Colson Center, Marvin Alaska, World Magazine discussed on The BreakPoint Podcast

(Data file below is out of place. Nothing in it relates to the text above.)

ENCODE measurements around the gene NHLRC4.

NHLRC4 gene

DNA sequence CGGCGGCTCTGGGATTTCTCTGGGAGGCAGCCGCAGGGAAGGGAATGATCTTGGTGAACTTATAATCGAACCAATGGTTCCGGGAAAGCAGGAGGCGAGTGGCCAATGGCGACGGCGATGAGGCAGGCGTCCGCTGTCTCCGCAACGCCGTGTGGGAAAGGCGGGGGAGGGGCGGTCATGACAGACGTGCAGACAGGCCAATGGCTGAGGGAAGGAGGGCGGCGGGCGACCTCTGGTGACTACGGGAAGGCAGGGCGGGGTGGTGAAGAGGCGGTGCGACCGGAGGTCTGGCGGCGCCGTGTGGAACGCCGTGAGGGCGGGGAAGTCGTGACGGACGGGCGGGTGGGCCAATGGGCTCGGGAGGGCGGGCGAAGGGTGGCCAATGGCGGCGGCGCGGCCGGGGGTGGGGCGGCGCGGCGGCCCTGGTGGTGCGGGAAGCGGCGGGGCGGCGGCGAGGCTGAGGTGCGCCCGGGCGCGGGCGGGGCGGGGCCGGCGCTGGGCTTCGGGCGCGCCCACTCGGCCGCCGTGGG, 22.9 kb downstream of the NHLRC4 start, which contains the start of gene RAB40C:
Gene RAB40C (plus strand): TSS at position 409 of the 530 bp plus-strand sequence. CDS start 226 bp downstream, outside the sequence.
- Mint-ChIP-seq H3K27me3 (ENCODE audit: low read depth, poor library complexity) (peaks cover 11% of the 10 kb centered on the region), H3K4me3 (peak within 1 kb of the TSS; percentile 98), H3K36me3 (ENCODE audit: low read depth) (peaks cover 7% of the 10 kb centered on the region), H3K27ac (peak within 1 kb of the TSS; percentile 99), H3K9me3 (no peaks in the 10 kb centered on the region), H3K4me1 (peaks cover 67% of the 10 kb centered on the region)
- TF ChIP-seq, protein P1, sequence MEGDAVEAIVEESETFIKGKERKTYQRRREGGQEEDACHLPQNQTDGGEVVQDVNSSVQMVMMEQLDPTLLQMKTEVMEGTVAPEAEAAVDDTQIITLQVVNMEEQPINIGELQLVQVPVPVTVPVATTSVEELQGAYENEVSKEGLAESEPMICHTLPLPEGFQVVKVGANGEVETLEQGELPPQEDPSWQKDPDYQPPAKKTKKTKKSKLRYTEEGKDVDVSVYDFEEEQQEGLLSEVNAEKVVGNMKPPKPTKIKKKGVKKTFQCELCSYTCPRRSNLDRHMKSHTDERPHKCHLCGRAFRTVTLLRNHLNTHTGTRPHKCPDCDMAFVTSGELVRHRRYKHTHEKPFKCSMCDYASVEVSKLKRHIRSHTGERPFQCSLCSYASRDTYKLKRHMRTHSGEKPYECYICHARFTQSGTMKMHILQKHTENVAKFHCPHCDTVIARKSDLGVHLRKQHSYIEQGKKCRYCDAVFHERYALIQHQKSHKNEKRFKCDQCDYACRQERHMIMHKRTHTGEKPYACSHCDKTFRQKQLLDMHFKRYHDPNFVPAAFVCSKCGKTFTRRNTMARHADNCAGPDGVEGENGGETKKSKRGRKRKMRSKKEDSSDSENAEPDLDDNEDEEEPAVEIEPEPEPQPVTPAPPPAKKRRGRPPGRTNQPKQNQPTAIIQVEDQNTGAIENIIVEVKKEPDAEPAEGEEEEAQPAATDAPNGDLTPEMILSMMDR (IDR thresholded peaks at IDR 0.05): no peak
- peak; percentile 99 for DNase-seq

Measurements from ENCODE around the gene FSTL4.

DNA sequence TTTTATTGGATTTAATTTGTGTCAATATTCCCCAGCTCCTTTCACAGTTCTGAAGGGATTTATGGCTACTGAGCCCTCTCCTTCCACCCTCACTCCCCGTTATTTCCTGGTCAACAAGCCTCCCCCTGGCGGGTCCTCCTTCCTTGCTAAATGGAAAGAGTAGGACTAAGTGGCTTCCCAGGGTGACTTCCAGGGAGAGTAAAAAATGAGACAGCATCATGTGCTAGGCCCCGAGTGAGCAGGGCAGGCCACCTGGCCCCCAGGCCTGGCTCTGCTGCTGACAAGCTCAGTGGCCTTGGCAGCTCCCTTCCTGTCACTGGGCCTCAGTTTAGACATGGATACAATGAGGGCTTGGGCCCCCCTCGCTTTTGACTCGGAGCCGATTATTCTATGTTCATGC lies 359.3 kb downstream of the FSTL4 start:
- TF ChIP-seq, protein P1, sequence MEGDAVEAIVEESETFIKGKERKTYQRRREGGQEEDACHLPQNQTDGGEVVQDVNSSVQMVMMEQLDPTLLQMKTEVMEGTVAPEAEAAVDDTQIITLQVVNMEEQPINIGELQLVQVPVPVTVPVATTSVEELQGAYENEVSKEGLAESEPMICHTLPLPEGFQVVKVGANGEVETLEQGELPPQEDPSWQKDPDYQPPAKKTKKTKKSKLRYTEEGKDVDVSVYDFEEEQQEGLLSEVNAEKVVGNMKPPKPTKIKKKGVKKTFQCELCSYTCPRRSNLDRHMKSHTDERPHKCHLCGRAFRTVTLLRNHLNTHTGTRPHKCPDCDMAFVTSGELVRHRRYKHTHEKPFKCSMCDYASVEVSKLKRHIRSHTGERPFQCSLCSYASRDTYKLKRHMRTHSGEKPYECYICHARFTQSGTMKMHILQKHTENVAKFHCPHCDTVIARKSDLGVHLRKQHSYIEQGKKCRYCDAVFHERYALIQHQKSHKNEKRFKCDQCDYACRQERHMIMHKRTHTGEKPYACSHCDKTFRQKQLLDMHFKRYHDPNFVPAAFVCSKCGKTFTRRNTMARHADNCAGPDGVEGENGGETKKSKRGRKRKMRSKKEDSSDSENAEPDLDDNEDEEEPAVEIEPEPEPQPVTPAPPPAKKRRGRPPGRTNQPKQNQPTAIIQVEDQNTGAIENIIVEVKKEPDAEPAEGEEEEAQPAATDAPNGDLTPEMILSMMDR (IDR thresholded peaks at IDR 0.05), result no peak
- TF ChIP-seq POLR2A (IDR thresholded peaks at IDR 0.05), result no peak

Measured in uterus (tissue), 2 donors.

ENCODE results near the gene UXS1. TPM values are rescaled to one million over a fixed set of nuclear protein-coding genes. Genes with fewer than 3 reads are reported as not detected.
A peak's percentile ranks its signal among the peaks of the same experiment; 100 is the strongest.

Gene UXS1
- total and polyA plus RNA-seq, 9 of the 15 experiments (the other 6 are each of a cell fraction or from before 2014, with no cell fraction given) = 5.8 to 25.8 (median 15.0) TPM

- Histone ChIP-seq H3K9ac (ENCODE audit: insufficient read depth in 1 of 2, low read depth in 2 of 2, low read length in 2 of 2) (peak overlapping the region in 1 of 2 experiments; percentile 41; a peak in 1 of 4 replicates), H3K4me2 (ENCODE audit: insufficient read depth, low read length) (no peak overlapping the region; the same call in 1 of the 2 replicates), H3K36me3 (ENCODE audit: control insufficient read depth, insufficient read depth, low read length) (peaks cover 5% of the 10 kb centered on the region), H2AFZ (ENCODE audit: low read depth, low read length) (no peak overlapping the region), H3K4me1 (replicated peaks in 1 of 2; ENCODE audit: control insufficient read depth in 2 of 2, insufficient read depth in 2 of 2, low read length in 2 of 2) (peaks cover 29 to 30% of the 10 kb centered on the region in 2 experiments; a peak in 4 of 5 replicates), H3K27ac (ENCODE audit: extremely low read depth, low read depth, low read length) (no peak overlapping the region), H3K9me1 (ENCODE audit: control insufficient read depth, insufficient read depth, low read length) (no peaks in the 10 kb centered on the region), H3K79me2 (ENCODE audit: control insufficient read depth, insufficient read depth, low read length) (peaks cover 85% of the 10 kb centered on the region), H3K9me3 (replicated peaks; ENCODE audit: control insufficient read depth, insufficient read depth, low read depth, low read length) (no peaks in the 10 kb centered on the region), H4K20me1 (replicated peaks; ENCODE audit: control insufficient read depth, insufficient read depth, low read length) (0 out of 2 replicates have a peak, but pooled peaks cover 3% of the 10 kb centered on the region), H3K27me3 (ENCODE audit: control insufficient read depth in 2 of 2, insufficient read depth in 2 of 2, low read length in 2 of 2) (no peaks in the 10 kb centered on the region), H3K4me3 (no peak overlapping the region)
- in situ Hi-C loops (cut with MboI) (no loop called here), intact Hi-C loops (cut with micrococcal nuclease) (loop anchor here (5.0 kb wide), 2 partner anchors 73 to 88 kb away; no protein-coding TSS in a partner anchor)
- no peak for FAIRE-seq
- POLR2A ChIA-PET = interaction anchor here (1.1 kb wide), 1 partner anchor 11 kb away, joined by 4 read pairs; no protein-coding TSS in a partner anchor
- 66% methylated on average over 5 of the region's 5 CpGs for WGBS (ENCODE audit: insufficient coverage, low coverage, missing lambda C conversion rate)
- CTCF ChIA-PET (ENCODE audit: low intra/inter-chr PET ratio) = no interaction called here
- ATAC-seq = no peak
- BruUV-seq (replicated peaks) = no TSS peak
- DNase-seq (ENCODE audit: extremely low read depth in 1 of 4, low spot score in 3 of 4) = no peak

The government critic once called TV vast wasteland. So how do we navigate it with our worldview intact? Stay tuned to breakpoint from the Colson center for Christian worldview. Here's Eric Metaxas with breakpoint. The linguist and liberal social critic gnome Chomsky once said, any dictator would admire the uniform ity obedience of the US media Chomsky was onto something. I think it's fair to say that most of the media are 'obediently working twenty four seven to undermine our faith. If you listen to breakpoint regularly, I know you care about developing a Christian worldview, and that's terrific. Bible reading church attendance, prayer, reading, good books. Taking advantage of the kinds of resources at the Colson center provides are indispensable in your developing mature Christian worldview. But you are also no doubt aware of the many other powerful voices in the media that seek to prevent you from developing a Christian worldview. Some of these voices are obvious news outlets with an obvious anti-christian bias or easy to identify, but what about the hidden bias sees that creep into news coverage? For example, the next time there's a natural disaster watch how the media report, how the government is responding, but not so much about how the church is responding. Even though Christians are often first on the scene, the book prodigal press by world magazines, Marvin Alaska and my Colson center colleague, Warren Smith calls this habit of ignoring the church spiking the spiritual, the expression comes from the practice of editors killing or spiking story. They decide not to print or air today. Spiking the spiritual has the effect of downplaying the vital social contributions that Christians make. For example, as Christianity today has reported the average North American congregation provides its community with about one hundred eighty four thousand dollars worth of social services every year and churches sponsor more than one point, six million social service programs in America annually with seven point, six million volunteers. You will never hear such facts in the mainstream press which leads to skewed media coverage and unfair and inaccurate perceptions of Christians. Perhaps that's why seventy percent of religiously unaffiliated Americans think churches and other religious. Nations are too concerned with money and Power and sixty. Seven percent believe they are too involved with politics. Only forty, five percent. Meanwhile, say we do anything to help solve social problems, unbelievable, but it's not just the journalistic media who shape our world view seventeenth century Scottish writer. Andrew Fletcher is credited with saying, let me make the songs of nation. I care not who makes its laws. Storytelling in songs paintings films and books is perhaps the most important way we learn about our world. Indeed, Jesus certainly understood this Mark four thirty four says Jesus did not speak to them except in parables. So what a leading Christian journalists and artists have to tell us about the state of the media today. Well, now's your chance to find out by signing up for our Colson center short-course called making sense of media clarity and discernment. This four week, webinar series starts on Tuesday, April seventeenth and continues the next three Tuesdays you can sign up by going to breakpoint dot org. The first week will here. My friend, Marvin Alaska. The editor in chief of world magazine on the prodigal, press the anti-christian bias of the American media. Then come social historian, Dr. Ken boa, and how to read and interpret films. Dr. Kathy cook, author of the important book teens and screens will address the topic of social media good or bad. And we conclude with children's book, author S de Sam Smith on a topic. I love telling reading and sharing great stories. So if he ever watch TV program, see a movie get online or listen to a song. This short course is for you come to breakpoint dot org to sign up today for breakpoint this Erica taxes.